I’ve got 30+ “checkboxes” so far toward my mobile web scorecard. What is critical in your mind for a really well done mSite?
I’ve got 30+ “checkboxes” so far toward my mobile web scorecard. What is critical in your mind for a really well done mSite?
It’s beautifully well done. The Financial Times mobile web app (http://app.ft.com) is really sharp, and the technology framework that invisibly enables it via mobile web rather than from within a native app is exceptional.
Most users would be hard pressed to tell that this app is served within a browser rather than as a stand-alone app, because the experience is that good.
When launched for the first time, the app presents a splash screen just like an app, while it loads data in the background, utilizing HTML5′s browser storage features. The app asks the user to add a link directly to the FT mobile web app to the iPad desktop, slotting it right in alongside all the other apps on the device for quick launch. It then recommends a higher allocation of storage for the app, providing instructions and even a link to the iPad setting that controls this.
The browser header is hidden, and the app window is distinctly separate from any open Safari windows. Pages are easily swipe-able, and content loads quickly since most of it is pre-fetched. This made it simple for this reviewer to read while in flight and disconnected. While the app stays true to its analog’s distinctive pink paper, this version is highly interactive. A drop down menu gives easy access to signing-in and jumping between sections. The paper is searchable, and articles are instantly shareable. Content updates throughout the day, and much of the content is contains interactive elements.
Unlike several other digitized news offerings, this is not simply a port of static content to the web with the demand for a premium over “free” web news. The interactivity creates value above and beyond the paper version, justifying the annual subscription fee, which at the time of this writing, is a deal at almost 200 GBP less than the print version (standard online subscription vs. standard home delivery).
The really interesting aspect is that the Financial Times has circumvented the frustrating subscription mechanism and painful economics of the Apple App Store. By utilizing HTML5 and the browser, this very native-like experience skips the App Store completely. What’s the value of the App Store anyway for content producers like FT? The publisher already has an effective global billing and authentication mechanism. Update management is not necessary in the mobile web world, and the iOS browser provides plenty of functionality to deliver this compelling content experience. With more than 400,000 apps in the App Store, that outlet cannot offer significant discoverability over FT’s sizable web traffic.
The mobile web is perfect for FT, and they’ve done a tremendous job with this one. If you haven’t already, be sure to check it out on your iPad. It’s a great example of what is possible in mobile web apps.
Mobile web is often chosen for its reach and broad device addressability, as compared to the confinement to a single platform for each native app build. However, in this case, mobile web is being used specifically to create an iPad experience, with some unique device hooks to create the experience. It will take some not insignificant adaptation work to extend this to additional tablet platforms. The mobile web doesn’t solve the challenge of device platform fragmentation here, which is a very significant departure from the key goal of most most mobile web app strategies. The FT mobile web app has been thoughtfully architected for a solid delivery. Well done.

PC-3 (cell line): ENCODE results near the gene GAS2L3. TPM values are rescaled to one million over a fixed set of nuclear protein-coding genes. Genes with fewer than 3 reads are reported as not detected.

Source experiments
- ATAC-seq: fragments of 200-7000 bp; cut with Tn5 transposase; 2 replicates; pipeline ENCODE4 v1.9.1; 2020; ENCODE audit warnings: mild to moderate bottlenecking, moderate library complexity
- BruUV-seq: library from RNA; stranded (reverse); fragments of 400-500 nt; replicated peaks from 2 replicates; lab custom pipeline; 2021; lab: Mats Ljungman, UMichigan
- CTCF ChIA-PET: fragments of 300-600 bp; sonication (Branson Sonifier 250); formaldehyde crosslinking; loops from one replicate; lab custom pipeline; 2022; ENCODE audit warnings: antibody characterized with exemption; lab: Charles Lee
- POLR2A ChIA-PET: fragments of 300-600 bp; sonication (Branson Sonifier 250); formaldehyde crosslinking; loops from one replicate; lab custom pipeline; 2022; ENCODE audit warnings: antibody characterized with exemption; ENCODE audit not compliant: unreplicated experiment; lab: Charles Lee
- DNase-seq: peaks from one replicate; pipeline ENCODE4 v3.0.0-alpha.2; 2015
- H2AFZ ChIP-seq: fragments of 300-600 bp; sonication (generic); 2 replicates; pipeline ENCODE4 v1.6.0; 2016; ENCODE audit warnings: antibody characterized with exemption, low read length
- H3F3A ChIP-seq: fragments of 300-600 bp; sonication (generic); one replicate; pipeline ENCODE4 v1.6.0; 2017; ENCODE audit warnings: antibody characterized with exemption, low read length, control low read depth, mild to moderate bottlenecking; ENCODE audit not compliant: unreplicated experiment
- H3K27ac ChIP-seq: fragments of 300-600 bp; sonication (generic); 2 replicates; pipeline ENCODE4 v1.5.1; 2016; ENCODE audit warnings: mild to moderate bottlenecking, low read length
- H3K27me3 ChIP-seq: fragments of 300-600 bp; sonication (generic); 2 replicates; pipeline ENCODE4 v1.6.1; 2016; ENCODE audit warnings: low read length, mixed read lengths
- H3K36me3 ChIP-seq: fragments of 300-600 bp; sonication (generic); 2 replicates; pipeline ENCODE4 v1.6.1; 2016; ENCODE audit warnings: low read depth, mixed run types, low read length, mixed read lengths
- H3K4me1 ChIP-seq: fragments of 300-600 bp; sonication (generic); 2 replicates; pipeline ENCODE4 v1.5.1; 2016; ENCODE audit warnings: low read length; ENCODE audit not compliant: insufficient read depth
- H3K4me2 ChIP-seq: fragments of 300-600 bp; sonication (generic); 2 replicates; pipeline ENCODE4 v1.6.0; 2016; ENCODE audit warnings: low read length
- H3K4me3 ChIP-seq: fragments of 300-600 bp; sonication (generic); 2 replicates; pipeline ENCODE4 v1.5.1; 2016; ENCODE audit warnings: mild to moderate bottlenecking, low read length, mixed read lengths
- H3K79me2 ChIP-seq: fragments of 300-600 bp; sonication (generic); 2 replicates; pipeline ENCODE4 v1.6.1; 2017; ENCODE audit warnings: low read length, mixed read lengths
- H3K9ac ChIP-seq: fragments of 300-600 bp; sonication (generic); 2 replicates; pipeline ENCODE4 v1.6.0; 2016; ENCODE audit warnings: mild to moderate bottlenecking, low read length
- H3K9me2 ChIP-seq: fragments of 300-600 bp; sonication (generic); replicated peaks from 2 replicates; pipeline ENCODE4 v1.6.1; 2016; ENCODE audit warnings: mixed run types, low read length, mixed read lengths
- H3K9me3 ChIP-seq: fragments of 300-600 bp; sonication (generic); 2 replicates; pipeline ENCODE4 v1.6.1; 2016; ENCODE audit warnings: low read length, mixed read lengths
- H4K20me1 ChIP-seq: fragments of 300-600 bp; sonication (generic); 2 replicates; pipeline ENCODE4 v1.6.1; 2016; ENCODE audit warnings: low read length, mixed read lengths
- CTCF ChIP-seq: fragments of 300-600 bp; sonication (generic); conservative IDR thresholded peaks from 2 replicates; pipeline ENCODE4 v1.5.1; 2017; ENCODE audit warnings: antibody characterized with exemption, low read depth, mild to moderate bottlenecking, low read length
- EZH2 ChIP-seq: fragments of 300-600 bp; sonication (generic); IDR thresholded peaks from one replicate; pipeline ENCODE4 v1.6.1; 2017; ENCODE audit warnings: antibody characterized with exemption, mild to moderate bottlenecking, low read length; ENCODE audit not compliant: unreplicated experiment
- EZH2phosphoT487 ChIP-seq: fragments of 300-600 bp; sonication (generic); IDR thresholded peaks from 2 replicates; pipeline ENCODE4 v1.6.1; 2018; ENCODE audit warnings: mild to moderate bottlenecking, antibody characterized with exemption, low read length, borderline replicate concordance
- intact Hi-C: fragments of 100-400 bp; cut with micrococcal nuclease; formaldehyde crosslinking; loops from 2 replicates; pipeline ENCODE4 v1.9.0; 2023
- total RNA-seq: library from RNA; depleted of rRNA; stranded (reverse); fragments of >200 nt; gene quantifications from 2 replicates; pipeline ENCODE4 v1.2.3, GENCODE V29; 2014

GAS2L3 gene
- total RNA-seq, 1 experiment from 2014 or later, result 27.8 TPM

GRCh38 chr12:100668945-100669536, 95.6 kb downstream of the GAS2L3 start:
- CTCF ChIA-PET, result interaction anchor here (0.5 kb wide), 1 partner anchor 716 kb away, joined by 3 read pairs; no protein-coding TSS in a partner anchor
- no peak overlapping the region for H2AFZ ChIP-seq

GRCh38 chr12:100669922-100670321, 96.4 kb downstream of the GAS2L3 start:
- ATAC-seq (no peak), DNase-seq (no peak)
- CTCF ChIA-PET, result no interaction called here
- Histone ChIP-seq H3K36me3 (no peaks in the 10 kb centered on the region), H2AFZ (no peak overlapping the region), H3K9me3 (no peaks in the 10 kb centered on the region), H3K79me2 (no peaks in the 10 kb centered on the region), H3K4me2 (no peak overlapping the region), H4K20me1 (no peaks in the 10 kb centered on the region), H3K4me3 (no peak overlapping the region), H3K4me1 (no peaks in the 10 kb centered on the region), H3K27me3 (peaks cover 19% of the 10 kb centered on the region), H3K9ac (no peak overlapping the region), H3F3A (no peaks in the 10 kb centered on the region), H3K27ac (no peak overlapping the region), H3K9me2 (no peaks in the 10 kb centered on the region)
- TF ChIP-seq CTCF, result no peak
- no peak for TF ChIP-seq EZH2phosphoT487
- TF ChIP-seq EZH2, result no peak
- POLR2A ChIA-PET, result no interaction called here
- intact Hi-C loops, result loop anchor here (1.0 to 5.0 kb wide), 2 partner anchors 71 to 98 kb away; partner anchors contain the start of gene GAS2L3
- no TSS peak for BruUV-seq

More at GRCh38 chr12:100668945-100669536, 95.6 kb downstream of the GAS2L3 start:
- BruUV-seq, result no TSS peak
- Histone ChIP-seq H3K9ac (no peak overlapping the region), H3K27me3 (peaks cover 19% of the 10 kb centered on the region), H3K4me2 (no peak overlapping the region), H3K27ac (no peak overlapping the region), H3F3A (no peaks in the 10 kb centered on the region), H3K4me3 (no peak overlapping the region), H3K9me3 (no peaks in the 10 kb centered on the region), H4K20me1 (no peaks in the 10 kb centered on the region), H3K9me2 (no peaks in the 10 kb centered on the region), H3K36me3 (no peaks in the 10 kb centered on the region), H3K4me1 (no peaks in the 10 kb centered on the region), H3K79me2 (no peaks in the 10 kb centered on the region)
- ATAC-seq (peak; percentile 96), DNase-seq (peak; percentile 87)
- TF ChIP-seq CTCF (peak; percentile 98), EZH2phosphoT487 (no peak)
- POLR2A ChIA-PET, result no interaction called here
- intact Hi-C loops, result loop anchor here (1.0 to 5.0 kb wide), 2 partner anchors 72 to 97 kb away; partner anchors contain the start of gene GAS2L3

Why such an ordeal of MS tying IE w/ the OS but not over iOS preventing other browsers from even being installed?
The ABC rule of international travel: Always Be Charging
FierceMobileContent recently reported on the IDC Worldwide Quarterly Mobile Phone Tracker. IDC makes projections about smartphone market share shifts to come between 2011 and 2015, which adds further support to my earlier post Microsoft is a Sleeping Giant in Mobile.
IDC predicts that Microsoft’s platforms will grow substantially in market share between now and 2015, while at the same time, iOS and BlackBerry will largely maintain their current market share. The increase in Microsoft’s share comes at the predicted disappearance of Symbian in the next few years.
Current Market Shares (as reported by IDC):
Android: 39%, BlackBerry: 14%, Symbian: 21%, iOS: 18%, Windows Phone/Mobile: 4%, and Others: 4%
IDC’s projection for 2015:
Android: 44%, BlackBerry: 13%, Symbian: 0%, iOS: 17%, Windows Phone/Mobile: 20%, and Others: 6%
If I layer on my own input, I’d suggest some adjustments. Symbian won’t go to 0%, because at the moment, Nokia is not intending to cut the OS from its low-end device offerings, which still dominate the majority of their shipments. Even if they do cut Symbian completely, it will take another few years to wash out to a zero share. I also don’t think RIM will be able to maintain their position as well as IDC projects in the next few years, and I think iOS may increase based on increasing penetration into developing markets with lower price points of legacy iPhones that will linger in the market.
My prediction for 2015:
Android: 43%, BlackBerry: 8%, Symbian: 7%, iOS: 18%, Windows Phone:18%, and Others: 6%
One of the stand out announcements from this week’s Apple WWDC conference was the introduction of iMessage in iOS 5, which serves as an integrated enhancement and potential substitute for SMS/MMS messaging among iOS users. Much fuss has been made over the apparent fact that the iPhone carriers had no pre-warning and learned about this service at the same time as the rest of us, during Steve Jobs’s keynote.
Is iMessage going to kill SMS revenue? No way. (I definitively disagree with TechCrunch’s MG Siegler.)
iMessage is clever for a number of reasons, but it’s nothing quite new really. BlackBerry Messenger (BBM) is perhaps the largest example of an existing, integrated and enhanced messaging network that similarly competes with SMS, and it hasn’t made SMS any less relevant. Google Voice offers integrated SMS that uses the data channel instead of true SMS too, and that service is available across a wide array of smartphones. There are also a number of apps in the App Store that offer similar functionality with less scale. This talk of mass cancellation of SMS plans is unwarranted. I doubt we’ll even see any noticeable plan downsizing, especially considering all the hundreds of millions of non-iPhones out there in the U.S. alone. In fact, iMessage is good for carriers.